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Semiconductor veterans gather to design customizable, chiplet-based RISC-V server processors

Startup co-founded by former Applied Micro X-Gene execs emerges from stealth

A Silicon Valley startup is stepping out of stealth mode today, publicly vowing to supply high-performance data-center-class RISC-V processors.

Ventana Micro Systems said since its founding in 2018 it has secured $53m in funding in series A and B rounds, the latter of which totaled $38m and was led by Marvell founders Sehat Sutardja and Weili Dai.

It is hoped the first samples of its 64-bit RISC-V processors will be shared with customers in the second half of next year, and ship in volume in the first half of 2023. It's worth remembering that big biz rarely significantly commits to using someone's silicon until it reaches second generation; the first generation is mostly for evaluation of the platform, which is where Ventana is at right now.

The processors, CEO and cofounder Balaji Baktha explained to us, will use a chiplet approach, as seen with AMD and lately Intel. That is to say, each chip will contain a number of discrete dies – some with CPU cores, some with custom acceleration, and others with IO and memory interfaces – interconnected within a single package.

The idea being that the compute and IO dies will be designed by Ventana, and the custom acceleration dies will be specified by the customer for a given processor, and the whole thing packaged by Ventana, using its foundry partners, for its individual clients. Up to half-a-dozen chiplets can be placed in a processor package.

At some point in future, a customer might take over the manufacturing, and assemble the dies themselves. For now, Ventana said it will oversee the production of the processors from design to verification to tape-out to fabrication and packaging by foundries to shipping for its clients. Some chiplets, notably the CPU dies, will use TSMC's 5nm node, we're told; the other dies can use the most appropriate node as necessary.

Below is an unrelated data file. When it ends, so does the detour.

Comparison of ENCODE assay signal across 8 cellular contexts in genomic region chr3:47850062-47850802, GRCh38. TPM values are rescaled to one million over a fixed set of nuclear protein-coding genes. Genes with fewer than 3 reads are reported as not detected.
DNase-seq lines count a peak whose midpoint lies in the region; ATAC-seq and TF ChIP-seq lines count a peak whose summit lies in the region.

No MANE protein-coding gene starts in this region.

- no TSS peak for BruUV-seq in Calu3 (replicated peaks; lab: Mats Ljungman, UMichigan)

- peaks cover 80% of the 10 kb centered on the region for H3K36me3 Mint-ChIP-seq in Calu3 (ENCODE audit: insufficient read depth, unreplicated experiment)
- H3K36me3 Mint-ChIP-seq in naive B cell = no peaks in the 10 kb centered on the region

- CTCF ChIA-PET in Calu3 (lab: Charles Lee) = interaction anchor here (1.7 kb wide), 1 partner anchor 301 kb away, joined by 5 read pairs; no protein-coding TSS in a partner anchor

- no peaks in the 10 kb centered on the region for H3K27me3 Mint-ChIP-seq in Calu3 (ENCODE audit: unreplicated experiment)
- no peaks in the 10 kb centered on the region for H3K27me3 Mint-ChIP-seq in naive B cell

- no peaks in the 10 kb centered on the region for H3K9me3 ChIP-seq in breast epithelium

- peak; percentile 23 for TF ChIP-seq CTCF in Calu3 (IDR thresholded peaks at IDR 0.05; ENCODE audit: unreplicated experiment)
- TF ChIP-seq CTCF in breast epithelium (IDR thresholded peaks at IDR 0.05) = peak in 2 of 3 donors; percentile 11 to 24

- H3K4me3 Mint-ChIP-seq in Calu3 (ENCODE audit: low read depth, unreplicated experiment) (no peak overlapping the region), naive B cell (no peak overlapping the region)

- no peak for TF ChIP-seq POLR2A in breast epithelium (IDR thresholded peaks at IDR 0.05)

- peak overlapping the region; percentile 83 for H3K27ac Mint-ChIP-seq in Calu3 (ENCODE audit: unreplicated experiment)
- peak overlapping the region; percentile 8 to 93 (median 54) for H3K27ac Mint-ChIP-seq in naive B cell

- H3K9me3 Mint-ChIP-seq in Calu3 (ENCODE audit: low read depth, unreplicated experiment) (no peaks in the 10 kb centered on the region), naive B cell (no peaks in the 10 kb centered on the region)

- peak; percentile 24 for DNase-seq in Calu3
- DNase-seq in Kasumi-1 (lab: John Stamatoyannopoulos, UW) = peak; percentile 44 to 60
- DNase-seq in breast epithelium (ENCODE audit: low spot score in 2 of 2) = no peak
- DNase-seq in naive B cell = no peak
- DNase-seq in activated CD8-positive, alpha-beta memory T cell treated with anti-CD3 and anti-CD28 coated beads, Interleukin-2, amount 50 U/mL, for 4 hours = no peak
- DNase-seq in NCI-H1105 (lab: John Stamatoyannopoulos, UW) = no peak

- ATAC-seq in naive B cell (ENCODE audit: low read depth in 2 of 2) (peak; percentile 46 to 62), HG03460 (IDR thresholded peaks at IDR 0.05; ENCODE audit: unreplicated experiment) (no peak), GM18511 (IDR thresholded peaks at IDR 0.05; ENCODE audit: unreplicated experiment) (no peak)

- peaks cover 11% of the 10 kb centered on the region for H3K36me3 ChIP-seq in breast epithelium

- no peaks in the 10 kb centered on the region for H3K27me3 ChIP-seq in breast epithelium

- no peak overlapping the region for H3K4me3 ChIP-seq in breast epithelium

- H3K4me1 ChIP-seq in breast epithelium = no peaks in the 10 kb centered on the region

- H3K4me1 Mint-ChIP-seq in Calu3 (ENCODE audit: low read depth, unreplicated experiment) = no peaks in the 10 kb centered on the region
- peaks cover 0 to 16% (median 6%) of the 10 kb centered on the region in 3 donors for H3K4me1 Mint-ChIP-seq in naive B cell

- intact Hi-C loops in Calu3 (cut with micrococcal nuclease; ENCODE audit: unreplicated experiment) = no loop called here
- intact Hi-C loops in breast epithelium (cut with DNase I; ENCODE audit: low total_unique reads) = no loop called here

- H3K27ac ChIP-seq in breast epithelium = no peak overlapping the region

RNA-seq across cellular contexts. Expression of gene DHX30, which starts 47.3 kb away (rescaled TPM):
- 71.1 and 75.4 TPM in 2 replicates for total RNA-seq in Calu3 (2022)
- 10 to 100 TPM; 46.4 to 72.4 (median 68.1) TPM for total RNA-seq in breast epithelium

These chips are expected to be, initially at least, used for things like control and data plane processors, and system-on-chips for security and storage appliances, for hyperscalers and similar businesses that build out a lot of their own servers and data centers and want to include specific functionality at the silicon level.

These customers were drawn to RISC-V because, for one thing, it allows them to extend the open, royalty-free instruction set architecture with their own custom instructions that accelerate particular tasks, according to Baktha.

These custom instructions appear to low-level programmers as RISC-V ISA extensions. Say you want your Ventana processor to accelerate data decompression. On one of the custom chiplet dies, you specify the digital logic to perform this task in hardware. When application or firmware code wishes to perform some decompression, it uses custom instructions also defined by the customer. The CPU core running that code sees those instructions and communicates with the custom die to complete the operations fast, and returns the results to the calling code. As far as the program is concerned, it was handled in no time by some CPU instructions when in fact the workload was handled by a connected die.